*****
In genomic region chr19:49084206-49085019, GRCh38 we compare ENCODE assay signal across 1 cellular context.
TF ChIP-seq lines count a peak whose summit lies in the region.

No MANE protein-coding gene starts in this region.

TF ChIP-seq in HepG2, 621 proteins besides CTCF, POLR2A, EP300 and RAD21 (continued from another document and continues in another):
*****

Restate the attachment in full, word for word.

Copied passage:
In genomic region chr19:49084206-49085019, GRCh38 we compare ENCODE assay signal across 1 cellular context.
TF ChIP-seq lines count a peak whose summit lies in the region.

No MANE protein-coding gene starts in this region.

TF ChIP-seq in HepG2, 621 proteins besides CTCF, POLR2A, EP300 and RAD21 (continued from another document and continues in another):